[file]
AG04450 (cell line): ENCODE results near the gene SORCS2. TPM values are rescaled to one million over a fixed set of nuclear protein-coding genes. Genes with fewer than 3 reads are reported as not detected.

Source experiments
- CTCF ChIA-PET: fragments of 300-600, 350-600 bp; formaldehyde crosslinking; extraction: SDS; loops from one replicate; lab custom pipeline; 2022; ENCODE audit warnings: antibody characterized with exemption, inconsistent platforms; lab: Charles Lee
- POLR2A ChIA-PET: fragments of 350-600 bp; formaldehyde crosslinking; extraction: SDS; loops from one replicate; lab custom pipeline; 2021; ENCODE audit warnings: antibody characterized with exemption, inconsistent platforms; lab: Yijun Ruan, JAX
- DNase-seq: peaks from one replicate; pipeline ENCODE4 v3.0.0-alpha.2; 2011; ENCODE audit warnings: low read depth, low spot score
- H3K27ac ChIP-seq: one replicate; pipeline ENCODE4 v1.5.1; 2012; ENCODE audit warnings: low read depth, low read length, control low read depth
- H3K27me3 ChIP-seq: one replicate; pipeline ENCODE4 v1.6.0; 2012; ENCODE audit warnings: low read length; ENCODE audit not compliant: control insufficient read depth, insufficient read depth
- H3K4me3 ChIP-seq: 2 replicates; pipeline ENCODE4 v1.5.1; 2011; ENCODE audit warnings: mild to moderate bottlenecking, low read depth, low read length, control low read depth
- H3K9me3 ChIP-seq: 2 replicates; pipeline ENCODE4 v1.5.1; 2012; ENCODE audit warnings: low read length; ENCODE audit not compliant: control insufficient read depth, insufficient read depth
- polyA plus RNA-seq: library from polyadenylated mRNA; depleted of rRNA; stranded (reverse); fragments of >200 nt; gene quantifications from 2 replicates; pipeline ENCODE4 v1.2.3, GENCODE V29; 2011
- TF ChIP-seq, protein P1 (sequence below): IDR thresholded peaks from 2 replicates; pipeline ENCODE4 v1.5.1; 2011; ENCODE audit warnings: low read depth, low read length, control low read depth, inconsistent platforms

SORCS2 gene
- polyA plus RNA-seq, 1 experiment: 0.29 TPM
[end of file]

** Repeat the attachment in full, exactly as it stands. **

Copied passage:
AG04450 (cell line): ENCODE results near the gene SORCS2. TPM values are rescaled to one million over a fixed set of nuclear protein-coding genes. Genes with fewer than 3 reads are reported as not detected.

Source experiments
- CTCF ChIA-PET: fragments of 300-600, 350-600 bp; formaldehyde crosslinking; extraction: SDS; loops from one replicate; lab custom pipeline; 2022; ENCODE audit warnings: antibody characterized with exemption, inconsistent platforms; lab: Charles Lee
- POLR2A ChIA-PET: fragments of 350-600 bp; formaldehyde crosslinking; extraction: SDS; loops from one replicate; lab custom pipeline; 2021; ENCODE audit warnings: antibody characterized with exemption, inconsistent platforms; lab: Yijun Ruan, JAX
- DNase-seq: peaks from one replicate; pipeline ENCODE4 v3.0.0-alpha.2; 2011; ENCODE audit warnings: low read depth, low spot score
- H3K27ac ChIP-seq: one replicate; pipeline ENCODE4 v1.5.1; 2012; ENCODE audit warnings: low read depth, low read length, control low read depth
- H3K27me3 ChIP-seq: one replicate; pipeline ENCODE4 v1.6.0; 2012; ENCODE audit warnings: low read length; ENCODE audit not compliant: control insufficient read depth, insufficient read depth
- H3K4me3 ChIP-seq: 2 replicates; pipeline ENCODE4 v1.5.1; 2011; ENCODE audit warnings: mild to moderate bottlenecking, low read depth, low read length, control low read depth
- H3K9me3 ChIP-seq: 2 replicates; pipeline ENCODE4 v1.5.1; 2012; ENCODE audit warnings: low read length; ENCODE audit not compliant: control insufficient read depth, insufficient read depth
- polyA plus RNA-seq: library from polyadenylated mRNA; depleted of rRNA; stranded (reverse); fragments of >200 nt; gene quantifications from 2 replicates; pipeline ENCODE4 v1.2.3, GENCODE V29; 2011
- TF ChIP-seq, protein P1 (sequence below): IDR thresholded peaks from 2 replicates; pipeline ENCODE4 v1.5.1; 2011; ENCODE audit warnings: low read depth, low read length, control low read depth, inconsistent platforms

SORCS2 gene
- polyA plus RNA-seq, 1 experiment: 0.29 TPM